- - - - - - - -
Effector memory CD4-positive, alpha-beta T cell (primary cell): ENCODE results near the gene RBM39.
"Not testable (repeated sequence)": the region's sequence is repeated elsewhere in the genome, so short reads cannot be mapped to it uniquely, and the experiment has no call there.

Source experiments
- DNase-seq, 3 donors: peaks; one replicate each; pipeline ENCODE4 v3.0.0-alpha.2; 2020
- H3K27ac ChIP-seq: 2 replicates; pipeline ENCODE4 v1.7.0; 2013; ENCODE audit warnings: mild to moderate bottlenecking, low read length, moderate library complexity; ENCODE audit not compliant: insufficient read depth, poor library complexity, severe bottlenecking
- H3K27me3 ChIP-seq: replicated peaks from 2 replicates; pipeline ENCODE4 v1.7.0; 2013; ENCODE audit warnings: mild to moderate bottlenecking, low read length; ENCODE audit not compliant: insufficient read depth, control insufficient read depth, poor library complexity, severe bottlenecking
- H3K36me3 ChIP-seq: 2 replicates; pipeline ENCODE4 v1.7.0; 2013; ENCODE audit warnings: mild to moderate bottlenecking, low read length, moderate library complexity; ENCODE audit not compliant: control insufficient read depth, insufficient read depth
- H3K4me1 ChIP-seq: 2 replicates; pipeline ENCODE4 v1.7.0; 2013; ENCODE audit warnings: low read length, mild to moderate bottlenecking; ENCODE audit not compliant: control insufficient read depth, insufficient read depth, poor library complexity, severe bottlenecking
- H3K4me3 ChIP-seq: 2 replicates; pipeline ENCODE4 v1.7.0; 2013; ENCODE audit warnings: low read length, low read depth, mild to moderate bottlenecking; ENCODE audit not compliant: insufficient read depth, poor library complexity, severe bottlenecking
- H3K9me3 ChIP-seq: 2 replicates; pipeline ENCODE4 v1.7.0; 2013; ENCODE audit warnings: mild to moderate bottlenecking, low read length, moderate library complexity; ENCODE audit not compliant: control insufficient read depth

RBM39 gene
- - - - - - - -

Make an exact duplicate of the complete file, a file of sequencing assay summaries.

Effector memory CD4-positive, alpha-beta T cell (primary cell): ENCODE results near the gene RBM39.
"Not testable (repeated sequence)": the region's sequence is repeated elsewhere in the genome, so short reads cannot be mapped to it uniquely, and the experiment has no call there.

Source experiments
- DNase-seq, 3 donors: peaks; one replicate each; pipeline ENCODE4 v3.0.0-alpha.2; 2020
- H3K27ac ChIP-seq: 2 replicates; pipeline ENCODE4 v1.7.0; 2013; ENCODE audit warnings: mild to moderate bottlenecking, low read length, moderate library complexity; ENCODE audit not compliant: insufficient read depth, poor library complexity, severe bottlenecking
- H3K27me3 ChIP-seq: replicated peaks from 2 replicates; pipeline ENCODE4 v1.7.0; 2013; ENCODE audit warnings: mild to moderate bottlenecking, low read length; ENCODE audit not compliant: insufficient read depth, control insufficient read depth, poor library complexity, severe bottlenecking
- H3K36me3 ChIP-seq: 2 replicates; pipeline ENCODE4 v1.7.0; 2013; ENCODE audit warnings: mild to moderate bottlenecking, low read length, moderate library complexity; ENCODE audit not compliant: control insufficient read depth, insufficient read depth
- H3K4me1 ChIP-seq: 2 replicates; pipeline ENCODE4 v1.7.0; 2013; ENCODE audit warnings: low read length, mild to moderate bottlenecking; ENCODE audit not compliant: control insufficient read depth, insufficient read depth, poor library complexity, severe bottlenecking
- H3K4me3 ChIP-seq: 2 replicates; pipeline ENCODE4 v1.7.0; 2013; ENCODE audit warnings: low read length, low read depth, mild to moderate bottlenecking; ENCODE audit not compliant: insufficient read depth, poor library complexity, severe bottlenecking
- H3K9me3 ChIP-seq: 2 replicates; pipeline ENCODE4 v1.7.0; 2013; ENCODE audit warnings: mild to moderate bottlenecking, low read length, moderate library complexity; ENCODE audit not compliant: control insufficient read depth

RBM39 gene